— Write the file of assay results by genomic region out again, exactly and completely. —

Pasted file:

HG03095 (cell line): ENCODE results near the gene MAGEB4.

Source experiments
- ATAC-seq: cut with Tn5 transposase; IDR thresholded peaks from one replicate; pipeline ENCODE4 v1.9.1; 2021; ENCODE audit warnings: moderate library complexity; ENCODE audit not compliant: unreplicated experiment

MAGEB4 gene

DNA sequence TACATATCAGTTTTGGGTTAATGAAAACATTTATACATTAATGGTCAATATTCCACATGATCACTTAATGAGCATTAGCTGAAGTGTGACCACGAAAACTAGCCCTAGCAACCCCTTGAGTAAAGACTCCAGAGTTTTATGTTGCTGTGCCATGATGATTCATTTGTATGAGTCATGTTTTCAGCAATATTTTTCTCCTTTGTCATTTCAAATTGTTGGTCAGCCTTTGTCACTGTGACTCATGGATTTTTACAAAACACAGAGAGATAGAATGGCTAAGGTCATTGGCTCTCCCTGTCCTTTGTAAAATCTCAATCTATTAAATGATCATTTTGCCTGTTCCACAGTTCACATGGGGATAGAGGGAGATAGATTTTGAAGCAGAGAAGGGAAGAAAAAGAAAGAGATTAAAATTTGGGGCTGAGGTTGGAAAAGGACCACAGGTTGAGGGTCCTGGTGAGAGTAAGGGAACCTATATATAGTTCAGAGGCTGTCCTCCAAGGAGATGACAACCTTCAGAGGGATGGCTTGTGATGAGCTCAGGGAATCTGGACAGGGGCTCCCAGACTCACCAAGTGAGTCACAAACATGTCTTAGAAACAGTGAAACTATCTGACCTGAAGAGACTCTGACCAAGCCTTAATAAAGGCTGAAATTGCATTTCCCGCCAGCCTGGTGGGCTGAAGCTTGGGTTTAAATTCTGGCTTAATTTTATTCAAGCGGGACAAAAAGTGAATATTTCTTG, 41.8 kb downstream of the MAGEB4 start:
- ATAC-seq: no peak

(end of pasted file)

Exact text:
HG03095 (cell line): ENCODE results near the gene MAGEB4.

Source experiments
- ATAC-seq: cut with Tn5 transposase; IDR thresholded peaks from one replicate; pipeline ENCODE4 v1.9.1; 2021; ENCODE audit warnings: moderate library complexity; ENCODE audit not compliant: unreplicated experiment

MAGEB4 gene

DNA sequence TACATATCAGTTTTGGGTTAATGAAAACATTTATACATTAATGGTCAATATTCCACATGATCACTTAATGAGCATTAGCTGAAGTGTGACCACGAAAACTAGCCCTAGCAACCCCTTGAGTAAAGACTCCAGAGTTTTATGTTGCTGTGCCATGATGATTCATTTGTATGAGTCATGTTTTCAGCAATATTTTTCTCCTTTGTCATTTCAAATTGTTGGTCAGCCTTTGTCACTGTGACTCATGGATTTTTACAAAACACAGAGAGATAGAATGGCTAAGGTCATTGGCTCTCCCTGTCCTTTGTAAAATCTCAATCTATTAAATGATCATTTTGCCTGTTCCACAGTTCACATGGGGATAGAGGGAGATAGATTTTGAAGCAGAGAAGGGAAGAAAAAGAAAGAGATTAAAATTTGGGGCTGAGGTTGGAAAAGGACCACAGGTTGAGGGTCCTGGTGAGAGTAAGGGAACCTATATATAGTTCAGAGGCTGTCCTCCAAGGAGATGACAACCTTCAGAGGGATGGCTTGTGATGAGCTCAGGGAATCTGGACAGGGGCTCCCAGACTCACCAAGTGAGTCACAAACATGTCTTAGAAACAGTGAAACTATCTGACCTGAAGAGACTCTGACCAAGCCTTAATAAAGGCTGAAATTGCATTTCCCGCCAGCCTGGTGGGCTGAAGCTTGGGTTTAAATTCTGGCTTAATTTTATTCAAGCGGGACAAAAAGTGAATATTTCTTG, 41.8 kb downstream of the MAGEB4 start:
- ATAC-seq: no peak